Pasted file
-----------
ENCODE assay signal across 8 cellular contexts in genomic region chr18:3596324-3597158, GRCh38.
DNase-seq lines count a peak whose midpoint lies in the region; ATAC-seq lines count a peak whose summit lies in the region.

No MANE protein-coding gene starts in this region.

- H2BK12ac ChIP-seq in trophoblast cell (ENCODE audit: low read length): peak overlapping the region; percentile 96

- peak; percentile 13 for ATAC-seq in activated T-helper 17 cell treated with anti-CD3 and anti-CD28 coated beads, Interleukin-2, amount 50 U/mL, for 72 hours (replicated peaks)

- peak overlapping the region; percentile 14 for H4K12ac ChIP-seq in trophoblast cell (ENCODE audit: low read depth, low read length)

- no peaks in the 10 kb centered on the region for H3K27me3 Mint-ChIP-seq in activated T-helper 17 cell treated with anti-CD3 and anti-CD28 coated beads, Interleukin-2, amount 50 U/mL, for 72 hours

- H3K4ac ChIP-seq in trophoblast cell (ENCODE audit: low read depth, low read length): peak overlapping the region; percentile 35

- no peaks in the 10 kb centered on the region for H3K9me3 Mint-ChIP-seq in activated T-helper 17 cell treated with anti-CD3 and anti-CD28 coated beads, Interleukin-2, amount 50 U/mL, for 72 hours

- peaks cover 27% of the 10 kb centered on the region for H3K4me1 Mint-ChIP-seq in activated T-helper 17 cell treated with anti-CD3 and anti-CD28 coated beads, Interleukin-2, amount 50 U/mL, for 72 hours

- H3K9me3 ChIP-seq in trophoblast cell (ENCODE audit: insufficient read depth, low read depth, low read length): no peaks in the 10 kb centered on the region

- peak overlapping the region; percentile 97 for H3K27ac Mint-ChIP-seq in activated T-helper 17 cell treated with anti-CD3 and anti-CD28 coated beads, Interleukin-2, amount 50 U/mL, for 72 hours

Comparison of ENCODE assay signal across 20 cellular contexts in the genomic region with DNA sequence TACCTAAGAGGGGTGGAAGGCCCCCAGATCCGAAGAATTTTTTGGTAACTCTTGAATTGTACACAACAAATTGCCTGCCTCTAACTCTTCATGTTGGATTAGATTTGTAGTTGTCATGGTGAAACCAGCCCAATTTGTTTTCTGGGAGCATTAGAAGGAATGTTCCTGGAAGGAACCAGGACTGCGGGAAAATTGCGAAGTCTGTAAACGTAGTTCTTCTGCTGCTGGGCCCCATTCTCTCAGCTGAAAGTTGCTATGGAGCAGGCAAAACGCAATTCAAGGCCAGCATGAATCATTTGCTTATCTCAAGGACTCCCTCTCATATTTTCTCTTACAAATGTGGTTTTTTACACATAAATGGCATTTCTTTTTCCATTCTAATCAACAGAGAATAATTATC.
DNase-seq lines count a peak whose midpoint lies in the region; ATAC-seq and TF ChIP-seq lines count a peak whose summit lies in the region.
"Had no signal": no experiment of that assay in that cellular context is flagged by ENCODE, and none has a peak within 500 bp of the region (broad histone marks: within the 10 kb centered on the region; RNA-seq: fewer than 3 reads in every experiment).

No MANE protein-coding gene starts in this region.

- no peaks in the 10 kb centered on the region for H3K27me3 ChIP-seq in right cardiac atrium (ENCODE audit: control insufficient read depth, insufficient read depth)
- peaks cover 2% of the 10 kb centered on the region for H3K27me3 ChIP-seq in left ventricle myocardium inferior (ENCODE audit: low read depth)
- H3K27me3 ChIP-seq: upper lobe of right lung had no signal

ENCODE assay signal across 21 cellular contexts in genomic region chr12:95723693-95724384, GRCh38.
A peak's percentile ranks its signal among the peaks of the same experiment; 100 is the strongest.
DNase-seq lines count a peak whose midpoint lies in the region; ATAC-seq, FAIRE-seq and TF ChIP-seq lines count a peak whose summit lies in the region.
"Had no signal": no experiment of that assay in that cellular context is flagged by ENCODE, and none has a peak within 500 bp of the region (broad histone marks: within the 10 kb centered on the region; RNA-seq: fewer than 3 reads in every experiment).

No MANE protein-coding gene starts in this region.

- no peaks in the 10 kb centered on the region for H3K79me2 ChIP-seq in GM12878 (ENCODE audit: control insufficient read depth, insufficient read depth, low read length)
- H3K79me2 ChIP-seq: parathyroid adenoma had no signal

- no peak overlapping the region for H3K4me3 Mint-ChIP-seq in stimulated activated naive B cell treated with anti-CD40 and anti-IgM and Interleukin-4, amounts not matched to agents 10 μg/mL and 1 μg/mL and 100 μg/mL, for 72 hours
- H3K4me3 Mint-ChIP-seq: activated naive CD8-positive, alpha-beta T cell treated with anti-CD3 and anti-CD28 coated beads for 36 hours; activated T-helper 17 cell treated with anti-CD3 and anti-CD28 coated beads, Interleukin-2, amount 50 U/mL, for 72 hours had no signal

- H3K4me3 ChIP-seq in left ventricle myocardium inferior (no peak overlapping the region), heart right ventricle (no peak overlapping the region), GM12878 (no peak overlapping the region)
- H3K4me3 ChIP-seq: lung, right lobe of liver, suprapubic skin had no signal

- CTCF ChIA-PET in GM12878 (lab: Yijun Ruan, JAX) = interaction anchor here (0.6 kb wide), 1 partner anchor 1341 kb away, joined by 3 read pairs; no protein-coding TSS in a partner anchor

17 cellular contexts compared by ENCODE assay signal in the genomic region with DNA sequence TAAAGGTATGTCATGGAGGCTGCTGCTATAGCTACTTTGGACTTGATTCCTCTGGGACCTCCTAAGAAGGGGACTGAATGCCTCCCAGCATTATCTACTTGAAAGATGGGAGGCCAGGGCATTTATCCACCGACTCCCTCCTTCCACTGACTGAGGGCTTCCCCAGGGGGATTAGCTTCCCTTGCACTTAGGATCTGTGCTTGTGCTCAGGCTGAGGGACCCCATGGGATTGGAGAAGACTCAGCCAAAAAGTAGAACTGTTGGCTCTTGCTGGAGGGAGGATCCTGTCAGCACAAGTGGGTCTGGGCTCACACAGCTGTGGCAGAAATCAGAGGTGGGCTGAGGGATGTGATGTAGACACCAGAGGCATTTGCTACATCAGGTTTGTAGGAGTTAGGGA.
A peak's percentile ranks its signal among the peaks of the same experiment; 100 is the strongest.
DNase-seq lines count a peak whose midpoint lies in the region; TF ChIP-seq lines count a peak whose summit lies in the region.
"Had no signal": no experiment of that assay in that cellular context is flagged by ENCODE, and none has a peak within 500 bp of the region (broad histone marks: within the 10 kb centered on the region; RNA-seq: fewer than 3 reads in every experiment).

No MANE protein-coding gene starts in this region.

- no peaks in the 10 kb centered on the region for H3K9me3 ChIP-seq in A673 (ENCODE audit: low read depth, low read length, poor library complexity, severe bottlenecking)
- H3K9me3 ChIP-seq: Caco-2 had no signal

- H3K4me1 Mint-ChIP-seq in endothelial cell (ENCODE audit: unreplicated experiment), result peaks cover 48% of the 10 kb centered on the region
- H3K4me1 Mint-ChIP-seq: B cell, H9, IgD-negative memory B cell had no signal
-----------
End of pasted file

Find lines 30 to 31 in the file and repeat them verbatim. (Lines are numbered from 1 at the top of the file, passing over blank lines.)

- H3K4me3 ChIP-seq: lung, right lobe of liver, suprapubic skin had no signal

- CTCF ChIA-PET in GM12878 (lab: Yijun Ruan, JAX) = interaction anchor here (0.6 kb wide), 1 partner anchor 1341 kb away, joined by 3 read pairs; no protein-coding TSS in a partner anchor